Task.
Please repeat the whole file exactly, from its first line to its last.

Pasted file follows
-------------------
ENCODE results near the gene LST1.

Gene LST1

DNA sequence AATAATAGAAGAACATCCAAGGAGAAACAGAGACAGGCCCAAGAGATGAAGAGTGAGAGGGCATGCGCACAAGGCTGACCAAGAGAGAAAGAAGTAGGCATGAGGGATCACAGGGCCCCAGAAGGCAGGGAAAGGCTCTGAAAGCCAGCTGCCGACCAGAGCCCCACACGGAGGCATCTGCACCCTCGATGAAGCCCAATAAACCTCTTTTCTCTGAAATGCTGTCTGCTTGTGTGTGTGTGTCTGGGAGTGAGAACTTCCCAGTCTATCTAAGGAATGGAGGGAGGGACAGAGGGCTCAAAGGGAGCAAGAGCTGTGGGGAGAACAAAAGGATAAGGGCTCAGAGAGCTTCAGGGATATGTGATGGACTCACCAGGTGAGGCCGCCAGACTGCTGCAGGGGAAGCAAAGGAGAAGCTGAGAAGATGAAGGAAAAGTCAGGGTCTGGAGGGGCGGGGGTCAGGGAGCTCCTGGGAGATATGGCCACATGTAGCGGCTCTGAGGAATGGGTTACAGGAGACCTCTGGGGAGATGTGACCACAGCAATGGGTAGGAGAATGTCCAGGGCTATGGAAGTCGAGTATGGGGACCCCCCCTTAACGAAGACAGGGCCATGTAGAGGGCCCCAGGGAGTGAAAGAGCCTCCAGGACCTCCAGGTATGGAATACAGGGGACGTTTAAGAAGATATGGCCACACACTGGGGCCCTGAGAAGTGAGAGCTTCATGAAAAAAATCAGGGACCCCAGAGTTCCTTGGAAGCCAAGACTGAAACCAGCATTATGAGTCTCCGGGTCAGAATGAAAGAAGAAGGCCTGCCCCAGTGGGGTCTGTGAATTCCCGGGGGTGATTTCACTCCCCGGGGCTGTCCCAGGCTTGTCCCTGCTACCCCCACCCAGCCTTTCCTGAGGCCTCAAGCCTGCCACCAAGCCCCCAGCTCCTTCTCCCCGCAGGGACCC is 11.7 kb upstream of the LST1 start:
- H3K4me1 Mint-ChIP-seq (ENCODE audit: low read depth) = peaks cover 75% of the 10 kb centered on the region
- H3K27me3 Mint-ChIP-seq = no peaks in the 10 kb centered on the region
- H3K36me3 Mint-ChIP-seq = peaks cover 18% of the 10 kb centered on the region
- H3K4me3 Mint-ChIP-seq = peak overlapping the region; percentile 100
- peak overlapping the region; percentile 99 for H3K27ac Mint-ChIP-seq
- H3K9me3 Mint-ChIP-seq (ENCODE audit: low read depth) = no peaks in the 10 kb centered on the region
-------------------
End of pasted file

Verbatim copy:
ENCODE results near the gene LST1.

Gene LST1

DNA sequence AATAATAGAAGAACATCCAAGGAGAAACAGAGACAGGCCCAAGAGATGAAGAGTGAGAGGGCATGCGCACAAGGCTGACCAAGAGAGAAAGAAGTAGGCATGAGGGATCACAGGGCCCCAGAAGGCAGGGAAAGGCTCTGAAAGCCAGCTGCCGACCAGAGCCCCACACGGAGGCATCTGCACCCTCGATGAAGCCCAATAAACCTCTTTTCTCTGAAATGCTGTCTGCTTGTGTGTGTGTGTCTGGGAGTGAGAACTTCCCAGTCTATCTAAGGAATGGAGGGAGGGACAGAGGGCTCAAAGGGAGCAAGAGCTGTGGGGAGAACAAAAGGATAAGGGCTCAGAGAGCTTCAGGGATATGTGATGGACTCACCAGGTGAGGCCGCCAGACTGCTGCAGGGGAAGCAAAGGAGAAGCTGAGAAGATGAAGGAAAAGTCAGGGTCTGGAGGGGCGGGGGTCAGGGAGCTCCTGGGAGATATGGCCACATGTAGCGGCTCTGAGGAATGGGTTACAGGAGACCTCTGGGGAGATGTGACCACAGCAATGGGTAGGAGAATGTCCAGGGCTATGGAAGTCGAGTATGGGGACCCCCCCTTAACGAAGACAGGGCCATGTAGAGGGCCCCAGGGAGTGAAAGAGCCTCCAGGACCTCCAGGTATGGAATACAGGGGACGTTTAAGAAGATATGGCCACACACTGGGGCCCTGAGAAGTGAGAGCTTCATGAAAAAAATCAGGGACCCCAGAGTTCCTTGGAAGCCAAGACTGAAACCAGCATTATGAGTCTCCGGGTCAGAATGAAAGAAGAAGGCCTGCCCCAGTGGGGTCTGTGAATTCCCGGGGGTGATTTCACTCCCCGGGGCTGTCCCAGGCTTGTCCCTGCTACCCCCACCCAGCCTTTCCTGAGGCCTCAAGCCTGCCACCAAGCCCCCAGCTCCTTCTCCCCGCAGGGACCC is 11.7 kb upstream of the LST1 start:
- H3K4me1 Mint-ChIP-seq (ENCODE audit: low read depth) = peaks cover 75% of the 10 kb centered on the region
- H3K27me3 Mint-ChIP-seq = no peaks in the 10 kb centered on the region
- H3K36me3 Mint-ChIP-seq = peaks cover 18% of the 10 kb centered on the region
- H3K4me3 Mint-ChIP-seq = peak overlapping the region; percentile 100
- peak overlapping the region; percentile 99 for H3K27ac Mint-ChIP-seq
- H3K9me3 Mint-ChIP-seq (ENCODE audit: low read depth) = no peaks in the 10 kb centered on the region